The Mural Women
Everywhere you go downtown, you’ll notice beautiful, elaborate murals painted on the sides of buildings. Favorites include a hyper-realistic vignette of vintage toys (Care Bears, Yoda, Mr. Potato Head), and a bright, graphic tribute to Henry Holtgrewe, a German immigrant once touted as the strongest man in the world.
They’re almost all the creations of a remarkable, 22-year-old, women-led nonprofit called ArtWorks Cincinnati. I spent an inspiring evening with its founder, Tamara Harkavy — through Dargie, who knows her and was in town — and learned that teenagers, under the supervision of an adult guest artist, had painted every mural I had been admiring. Beautification is just a side effect of teaching children from all over the city the value of diverse team building.
“Somebody asked a question like, ‘Why did you get into art?’,” Ms. Harkavy said, describing a meeting. “And this young woman, high school student, just lost it talking about being bullied. And this young man, who’s 14, just put his arm around her and gave her a moment.”
The Performance Triangle
In the late 1800s, OTR’s Vine Street once contained 136 saloons, taverns, and beer gardens, as I learned on a terrific tour of the city’s underground beer-brewing tunnels. Today, the neighborhood is the booming heart of the city’s performing arts scene.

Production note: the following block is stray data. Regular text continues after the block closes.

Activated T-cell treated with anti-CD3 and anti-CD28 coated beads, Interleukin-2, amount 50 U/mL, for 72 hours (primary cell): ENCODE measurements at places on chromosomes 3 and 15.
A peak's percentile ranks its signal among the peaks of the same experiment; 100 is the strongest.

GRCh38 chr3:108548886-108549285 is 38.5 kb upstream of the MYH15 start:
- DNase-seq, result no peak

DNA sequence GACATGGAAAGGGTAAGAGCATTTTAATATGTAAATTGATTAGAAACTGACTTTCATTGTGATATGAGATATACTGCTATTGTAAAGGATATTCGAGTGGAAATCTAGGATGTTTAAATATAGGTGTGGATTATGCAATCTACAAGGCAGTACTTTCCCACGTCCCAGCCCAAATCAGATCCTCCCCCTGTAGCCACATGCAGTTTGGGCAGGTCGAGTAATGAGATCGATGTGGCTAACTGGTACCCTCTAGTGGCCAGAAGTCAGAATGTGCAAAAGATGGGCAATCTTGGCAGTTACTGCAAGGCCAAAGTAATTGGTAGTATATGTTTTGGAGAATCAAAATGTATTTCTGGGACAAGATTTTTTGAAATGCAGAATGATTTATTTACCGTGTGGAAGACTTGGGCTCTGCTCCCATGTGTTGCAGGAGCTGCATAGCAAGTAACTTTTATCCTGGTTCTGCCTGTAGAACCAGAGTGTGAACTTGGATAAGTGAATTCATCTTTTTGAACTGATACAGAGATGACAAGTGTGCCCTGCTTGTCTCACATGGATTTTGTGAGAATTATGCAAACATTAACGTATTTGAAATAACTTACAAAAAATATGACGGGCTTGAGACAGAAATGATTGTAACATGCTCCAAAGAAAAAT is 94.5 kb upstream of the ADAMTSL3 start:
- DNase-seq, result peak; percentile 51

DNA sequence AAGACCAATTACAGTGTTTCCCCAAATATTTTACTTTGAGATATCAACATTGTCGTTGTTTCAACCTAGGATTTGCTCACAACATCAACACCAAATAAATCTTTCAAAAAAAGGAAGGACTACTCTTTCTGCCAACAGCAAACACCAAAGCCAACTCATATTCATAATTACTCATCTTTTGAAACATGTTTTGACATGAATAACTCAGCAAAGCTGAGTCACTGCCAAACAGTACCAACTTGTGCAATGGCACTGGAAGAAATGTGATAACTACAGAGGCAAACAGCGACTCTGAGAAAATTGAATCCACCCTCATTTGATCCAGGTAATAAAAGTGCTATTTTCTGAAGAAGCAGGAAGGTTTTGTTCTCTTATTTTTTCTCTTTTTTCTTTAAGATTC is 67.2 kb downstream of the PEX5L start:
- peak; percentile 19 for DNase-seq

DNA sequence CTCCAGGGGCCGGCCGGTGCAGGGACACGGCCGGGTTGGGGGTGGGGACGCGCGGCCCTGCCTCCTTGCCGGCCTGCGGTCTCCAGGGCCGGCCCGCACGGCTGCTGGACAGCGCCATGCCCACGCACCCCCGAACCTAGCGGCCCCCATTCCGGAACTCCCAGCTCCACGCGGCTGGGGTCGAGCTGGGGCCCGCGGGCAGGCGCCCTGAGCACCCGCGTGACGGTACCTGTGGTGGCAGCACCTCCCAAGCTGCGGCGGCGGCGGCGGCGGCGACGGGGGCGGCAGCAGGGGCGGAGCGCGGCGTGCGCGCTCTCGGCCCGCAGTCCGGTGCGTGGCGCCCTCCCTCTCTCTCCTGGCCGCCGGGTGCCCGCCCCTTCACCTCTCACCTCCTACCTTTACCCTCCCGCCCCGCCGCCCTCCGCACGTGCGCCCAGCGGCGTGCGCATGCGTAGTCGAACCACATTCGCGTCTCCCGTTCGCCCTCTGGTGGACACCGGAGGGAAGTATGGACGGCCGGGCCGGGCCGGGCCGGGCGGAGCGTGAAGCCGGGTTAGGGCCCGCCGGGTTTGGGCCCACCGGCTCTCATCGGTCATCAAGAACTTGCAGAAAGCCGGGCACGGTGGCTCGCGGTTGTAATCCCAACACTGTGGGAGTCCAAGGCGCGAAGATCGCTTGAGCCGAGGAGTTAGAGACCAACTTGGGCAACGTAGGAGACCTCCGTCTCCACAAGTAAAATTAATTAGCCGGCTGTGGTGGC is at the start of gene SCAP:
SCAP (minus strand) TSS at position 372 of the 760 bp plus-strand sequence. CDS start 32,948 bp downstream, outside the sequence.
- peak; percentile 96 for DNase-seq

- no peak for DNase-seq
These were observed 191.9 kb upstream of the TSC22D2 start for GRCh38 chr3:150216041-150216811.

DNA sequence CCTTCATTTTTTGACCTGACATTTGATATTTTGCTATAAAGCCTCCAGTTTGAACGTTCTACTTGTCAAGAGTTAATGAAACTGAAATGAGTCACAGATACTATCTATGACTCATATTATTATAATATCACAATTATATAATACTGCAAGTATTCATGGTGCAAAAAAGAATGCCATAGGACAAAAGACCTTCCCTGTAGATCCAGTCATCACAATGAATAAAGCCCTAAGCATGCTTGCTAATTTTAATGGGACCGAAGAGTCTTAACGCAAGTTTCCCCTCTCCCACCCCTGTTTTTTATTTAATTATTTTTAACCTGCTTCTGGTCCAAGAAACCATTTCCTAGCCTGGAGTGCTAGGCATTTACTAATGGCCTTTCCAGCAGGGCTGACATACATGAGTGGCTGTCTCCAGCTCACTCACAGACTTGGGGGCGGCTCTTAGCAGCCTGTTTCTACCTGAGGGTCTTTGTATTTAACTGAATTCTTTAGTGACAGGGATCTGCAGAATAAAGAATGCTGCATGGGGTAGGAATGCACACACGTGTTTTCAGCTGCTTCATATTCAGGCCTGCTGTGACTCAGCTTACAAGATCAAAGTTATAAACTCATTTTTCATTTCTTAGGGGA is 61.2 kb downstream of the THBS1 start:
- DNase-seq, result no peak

Last October, the blocklong, 140-year-old Music Hall — a marvel of Gothic architecture and home to every classical-arts institution in the city — revealed a $143 million face lift. Down the block is Memorial Hall, a concert venue in a building from 1908 (also recently renovated). And across the street from that, the Cincinnati Shakespeare Company, just moved into its new $17-million home, modeled after the Royal National Theatre in London and Shakespeare’s Globe, among others.
It’s designed so that no seat is more than 20 feet from the stage. The names of all 38 Shakespeare plays are engraved onto its steps; Cincy Shakes, as they call themselves, was one of the first five companies in the world to complete the canon. Even the bathroom sinks have a relevant quote from “Macbeth”: “A little water clears of us this deed.”
But the venue that had me tearing up was the Ensemble Theatre, which recently renovated after hanging strong in OTR for 32 years. For a long time, they were one of the only businesses, and the only theater, in the neighborhood. Their new lobby was created from a parking lot and an abandoned tenement building. “Even a few years ago, having a glass front in the theater was unthinkable,” said Lauren Carr, the theater’s director of education and outreach. “Everything down the street was bulletproof, but we wanted to be open to the neighborhood, and that’s why we stayed.”